The effects of climate change on cybersecurity

The effects of climate change on cybersecurity

Outside the coronavirus pandemic and its related healthcare and economic fallout, climate change and cybersecurity are seen by many as the two most urgent problems facing our planet now and in the near future. They are two distinct and separate problems, to be sure. There are some areas, however, where security and climate change overlap, interlock, and influence one another. Let’s have a look.

To understand how climate change and the methods to counteract its rapid ascent will affect cybersecurity, we first have to look at how computing contributes to global warming. Your first instinct about their relationship is probably right: computing involves energy consumption and heat production. As long as we cannot produce enough “clean energy” to satisfy our needs for electricity, the energy consumed by computing—and security within it—will continue to contribute to global warming.

The big energy consumers

There are a few fields in computing and cybersecurity that guzzle up huge amounts of energy and produce heat as a byproduct:

  • Supercomputers
  • Blockchain mining
  • Data centers
  • The Internet as a whole

Before you dismiss the problem of the supercomputers (because you assume there are only a few of them)—even I was astounded to find out that there are over 500 systems that deliver a petaflop or more on the High Performance Linpack (HPL) benchmark. Most of these supercomputers consume vast amounts of electrical power and produce so much heat that large cooling facilities must be constructed to ensure proper performance. But in recent years, vendors have started to produce supercomputers that are more energy efficient.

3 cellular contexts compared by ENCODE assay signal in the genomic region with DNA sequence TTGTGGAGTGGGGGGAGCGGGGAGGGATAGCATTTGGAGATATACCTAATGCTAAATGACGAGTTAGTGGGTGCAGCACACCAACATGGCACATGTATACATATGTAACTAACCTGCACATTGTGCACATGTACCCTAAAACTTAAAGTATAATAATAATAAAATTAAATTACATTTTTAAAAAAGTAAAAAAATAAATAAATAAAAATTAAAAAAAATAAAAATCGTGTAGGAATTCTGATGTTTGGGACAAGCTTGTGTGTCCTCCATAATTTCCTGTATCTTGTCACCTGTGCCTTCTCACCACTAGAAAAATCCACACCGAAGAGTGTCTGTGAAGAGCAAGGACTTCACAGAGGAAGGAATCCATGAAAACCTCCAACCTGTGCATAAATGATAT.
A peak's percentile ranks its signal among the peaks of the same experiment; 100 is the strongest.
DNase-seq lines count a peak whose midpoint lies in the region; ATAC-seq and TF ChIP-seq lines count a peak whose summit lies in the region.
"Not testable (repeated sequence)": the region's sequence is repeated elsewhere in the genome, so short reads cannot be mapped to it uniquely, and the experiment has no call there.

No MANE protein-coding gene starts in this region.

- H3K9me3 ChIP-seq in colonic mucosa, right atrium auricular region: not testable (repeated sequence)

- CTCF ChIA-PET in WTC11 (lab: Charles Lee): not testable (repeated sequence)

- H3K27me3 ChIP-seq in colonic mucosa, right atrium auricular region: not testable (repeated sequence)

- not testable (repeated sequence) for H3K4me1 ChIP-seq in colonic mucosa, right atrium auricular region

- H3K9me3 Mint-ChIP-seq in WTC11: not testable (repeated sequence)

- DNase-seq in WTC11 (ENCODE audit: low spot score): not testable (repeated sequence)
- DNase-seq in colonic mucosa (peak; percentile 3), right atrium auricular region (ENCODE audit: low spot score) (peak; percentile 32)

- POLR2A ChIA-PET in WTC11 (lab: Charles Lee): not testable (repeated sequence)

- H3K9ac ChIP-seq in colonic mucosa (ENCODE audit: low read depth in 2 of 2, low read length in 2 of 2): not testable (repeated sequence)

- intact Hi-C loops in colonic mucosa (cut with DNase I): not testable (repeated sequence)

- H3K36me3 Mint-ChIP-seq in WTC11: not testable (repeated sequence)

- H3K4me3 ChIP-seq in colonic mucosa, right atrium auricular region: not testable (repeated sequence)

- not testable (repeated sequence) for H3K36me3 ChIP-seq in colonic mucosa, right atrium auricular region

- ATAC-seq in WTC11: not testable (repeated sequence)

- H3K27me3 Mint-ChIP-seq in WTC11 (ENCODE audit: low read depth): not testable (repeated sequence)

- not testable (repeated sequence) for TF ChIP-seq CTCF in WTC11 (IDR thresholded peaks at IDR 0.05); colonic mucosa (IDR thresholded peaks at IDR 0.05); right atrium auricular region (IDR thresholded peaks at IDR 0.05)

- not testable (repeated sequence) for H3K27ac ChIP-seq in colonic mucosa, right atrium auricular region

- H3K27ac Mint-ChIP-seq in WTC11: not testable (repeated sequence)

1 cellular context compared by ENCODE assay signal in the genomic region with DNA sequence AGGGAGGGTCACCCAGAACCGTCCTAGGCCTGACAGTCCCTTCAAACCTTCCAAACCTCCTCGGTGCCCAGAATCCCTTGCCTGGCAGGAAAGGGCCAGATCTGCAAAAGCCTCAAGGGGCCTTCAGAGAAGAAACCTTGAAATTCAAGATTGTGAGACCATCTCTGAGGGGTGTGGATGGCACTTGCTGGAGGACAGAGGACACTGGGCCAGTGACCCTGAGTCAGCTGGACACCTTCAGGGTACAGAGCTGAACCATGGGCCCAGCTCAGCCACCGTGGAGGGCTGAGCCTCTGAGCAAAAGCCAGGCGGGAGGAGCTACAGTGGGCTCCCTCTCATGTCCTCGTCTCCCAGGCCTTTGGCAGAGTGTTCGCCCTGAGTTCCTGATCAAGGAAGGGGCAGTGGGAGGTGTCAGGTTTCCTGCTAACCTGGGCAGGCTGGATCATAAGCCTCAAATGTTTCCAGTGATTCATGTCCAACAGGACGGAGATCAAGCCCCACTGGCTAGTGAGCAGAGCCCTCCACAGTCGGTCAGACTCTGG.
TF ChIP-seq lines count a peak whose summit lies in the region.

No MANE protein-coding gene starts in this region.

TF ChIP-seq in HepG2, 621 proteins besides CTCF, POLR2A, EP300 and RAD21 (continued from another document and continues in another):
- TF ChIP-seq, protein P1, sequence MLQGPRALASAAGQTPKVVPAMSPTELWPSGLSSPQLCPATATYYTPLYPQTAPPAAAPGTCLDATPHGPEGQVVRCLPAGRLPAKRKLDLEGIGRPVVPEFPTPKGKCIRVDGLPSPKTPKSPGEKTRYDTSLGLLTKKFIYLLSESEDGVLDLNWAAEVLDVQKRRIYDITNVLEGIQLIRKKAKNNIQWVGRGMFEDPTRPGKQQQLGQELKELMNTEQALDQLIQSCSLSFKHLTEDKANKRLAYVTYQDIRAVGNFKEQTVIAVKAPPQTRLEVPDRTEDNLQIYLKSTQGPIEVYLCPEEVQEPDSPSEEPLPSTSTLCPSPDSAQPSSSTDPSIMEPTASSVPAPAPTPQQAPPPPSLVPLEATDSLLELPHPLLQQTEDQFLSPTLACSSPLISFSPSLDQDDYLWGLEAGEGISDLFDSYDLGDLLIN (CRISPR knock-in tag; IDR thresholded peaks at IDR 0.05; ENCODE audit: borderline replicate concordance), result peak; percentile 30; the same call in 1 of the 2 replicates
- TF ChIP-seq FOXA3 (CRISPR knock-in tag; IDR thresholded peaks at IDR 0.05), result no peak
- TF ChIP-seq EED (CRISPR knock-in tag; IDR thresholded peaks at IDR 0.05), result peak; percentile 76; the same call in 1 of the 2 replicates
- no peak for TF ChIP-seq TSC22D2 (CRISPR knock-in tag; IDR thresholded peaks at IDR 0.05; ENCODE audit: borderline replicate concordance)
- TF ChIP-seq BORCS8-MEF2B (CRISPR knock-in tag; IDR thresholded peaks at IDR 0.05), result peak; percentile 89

In 2019, the mining of Bitcoin alone consumed more energy than the entire nation of Switzerland, which equals about one quarter percent of the world’s entire energy consumption. There are many more blockchains and cryptocurrencies, although Bitcoin is by far the largest energy consumer among them. This is mostly due to their operation on the proof-of-work concept and the high value of Bitcoin.

While cybercrime experienced a huge jolt in cryptomining in 2018, the frenzy has mostly died down as Bitcoin value dipped and plateaued. However, cryptomining continues as both a legitimate and illegitimate activity—especially because miners can switch to other cryptocurrencies when Bitcoin drops off.

An even bigger impact on energy consumption are data centers, which already use over 2 percent of the world’s total energy consumption, and that number is expected to rise fast. The prediction is based on the growing number of content delivery networks (CDN), more Internet of Things (IoT) devices, the growth of the cloud, and other colocation services. So, not only do computer centers consume massive amounts of energy, their use is expected to grow astronomically.

The Internet can’t be completely separated from the data centers that enable it. But despite the overlap, it’s still worth mentioning that the total energy consumption of the Internet as a whole lies at around 10 percent, which is more than the world’s total energy production from renewable sources such as wind and solar.